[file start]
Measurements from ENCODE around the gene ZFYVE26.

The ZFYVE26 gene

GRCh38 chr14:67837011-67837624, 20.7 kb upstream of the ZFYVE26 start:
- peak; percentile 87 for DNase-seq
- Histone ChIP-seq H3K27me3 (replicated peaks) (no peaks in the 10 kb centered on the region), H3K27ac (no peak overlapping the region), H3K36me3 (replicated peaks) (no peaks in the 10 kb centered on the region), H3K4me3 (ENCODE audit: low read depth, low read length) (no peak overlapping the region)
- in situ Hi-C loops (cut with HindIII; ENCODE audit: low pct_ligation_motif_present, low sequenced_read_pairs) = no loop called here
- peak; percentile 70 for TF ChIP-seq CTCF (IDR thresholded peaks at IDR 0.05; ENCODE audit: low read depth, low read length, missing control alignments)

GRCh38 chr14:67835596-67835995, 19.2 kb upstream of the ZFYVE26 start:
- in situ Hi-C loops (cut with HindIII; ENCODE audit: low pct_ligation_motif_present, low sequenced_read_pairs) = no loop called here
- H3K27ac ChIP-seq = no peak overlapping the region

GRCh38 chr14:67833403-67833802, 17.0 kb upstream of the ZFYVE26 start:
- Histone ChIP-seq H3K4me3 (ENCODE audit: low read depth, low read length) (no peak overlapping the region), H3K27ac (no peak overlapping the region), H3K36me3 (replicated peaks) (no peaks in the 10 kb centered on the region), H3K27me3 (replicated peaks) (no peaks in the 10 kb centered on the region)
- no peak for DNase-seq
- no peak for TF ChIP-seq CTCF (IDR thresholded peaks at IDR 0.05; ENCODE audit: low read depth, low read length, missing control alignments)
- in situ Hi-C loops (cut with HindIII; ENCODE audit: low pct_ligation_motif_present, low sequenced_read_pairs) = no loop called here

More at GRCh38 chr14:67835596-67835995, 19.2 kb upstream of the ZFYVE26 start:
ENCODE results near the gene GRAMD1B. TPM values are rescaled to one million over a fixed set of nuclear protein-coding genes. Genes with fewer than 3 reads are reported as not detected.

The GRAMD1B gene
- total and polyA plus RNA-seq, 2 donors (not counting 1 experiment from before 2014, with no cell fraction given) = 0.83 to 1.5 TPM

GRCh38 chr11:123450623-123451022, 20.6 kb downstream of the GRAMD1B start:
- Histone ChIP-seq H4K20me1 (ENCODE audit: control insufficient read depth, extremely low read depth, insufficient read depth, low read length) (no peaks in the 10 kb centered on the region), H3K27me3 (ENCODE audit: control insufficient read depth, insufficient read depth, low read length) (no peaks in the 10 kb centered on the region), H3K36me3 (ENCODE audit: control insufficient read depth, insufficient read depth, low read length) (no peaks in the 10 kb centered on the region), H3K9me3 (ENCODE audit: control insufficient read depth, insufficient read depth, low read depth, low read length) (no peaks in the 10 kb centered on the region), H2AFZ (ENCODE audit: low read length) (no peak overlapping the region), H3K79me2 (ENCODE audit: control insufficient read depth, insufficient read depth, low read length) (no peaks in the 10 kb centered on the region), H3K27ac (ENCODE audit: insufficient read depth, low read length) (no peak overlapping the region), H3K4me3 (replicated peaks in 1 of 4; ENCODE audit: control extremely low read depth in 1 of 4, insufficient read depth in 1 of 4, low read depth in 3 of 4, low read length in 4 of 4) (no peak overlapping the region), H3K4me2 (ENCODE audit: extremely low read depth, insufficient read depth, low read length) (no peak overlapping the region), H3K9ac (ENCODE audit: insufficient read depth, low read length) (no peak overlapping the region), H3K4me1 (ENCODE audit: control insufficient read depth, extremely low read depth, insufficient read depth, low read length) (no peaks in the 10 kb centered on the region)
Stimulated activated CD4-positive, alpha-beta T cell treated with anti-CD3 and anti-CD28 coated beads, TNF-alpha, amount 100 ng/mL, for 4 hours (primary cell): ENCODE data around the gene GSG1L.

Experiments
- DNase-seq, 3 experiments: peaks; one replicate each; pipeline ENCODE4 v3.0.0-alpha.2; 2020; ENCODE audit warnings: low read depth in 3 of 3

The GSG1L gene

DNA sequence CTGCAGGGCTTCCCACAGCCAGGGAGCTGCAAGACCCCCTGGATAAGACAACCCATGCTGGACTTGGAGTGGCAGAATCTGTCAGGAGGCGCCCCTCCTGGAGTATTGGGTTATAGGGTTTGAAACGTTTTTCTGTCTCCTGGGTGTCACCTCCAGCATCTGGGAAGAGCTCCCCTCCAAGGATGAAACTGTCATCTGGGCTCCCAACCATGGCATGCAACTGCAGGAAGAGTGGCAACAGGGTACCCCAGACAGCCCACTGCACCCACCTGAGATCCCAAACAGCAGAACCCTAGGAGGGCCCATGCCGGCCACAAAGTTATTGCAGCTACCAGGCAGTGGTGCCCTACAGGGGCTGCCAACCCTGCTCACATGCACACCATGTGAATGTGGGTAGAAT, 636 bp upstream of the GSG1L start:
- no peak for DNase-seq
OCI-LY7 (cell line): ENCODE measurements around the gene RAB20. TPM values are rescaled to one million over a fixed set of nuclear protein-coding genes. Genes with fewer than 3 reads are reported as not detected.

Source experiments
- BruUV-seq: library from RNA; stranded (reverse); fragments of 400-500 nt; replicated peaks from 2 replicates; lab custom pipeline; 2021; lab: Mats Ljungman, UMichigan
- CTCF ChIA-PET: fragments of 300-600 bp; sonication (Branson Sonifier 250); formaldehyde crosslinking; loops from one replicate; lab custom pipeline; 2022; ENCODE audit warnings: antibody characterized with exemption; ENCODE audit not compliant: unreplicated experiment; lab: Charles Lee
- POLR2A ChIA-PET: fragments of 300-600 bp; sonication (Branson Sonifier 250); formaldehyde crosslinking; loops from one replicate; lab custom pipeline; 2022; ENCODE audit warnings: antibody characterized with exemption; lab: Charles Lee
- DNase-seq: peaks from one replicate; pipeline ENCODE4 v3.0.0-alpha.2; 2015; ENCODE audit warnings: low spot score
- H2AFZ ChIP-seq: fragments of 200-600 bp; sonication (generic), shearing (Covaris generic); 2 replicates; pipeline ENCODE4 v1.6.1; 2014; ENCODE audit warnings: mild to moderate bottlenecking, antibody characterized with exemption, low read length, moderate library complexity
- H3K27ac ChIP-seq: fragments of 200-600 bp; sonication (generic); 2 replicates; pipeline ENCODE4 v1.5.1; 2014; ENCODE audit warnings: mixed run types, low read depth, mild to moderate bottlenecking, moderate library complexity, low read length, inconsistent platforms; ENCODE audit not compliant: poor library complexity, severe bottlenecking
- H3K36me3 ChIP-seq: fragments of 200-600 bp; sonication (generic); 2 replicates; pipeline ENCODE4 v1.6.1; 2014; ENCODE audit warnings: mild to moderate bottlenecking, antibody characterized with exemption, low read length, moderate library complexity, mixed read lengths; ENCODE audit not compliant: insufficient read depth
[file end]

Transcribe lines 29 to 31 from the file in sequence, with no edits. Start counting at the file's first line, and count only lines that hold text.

Source experiments
- BruUV-seq: library from RNA; stranded (reverse); fragments of 400-500 nt; replicated peaks from 2 replicates; lab custom pipeline; 2021; lab: Mats Ljungman, UMichigan
- CTCF ChIA-PET: fragments of 300-600 bp; sonication (Branson Sonifier 250); formaldehyde crosslinking; loops from one replicate; lab custom pipeline; 2022; ENCODE audit warnings: antibody characterized with exemption; ENCODE audit not compliant: unreplicated experiment; lab: Charles Lee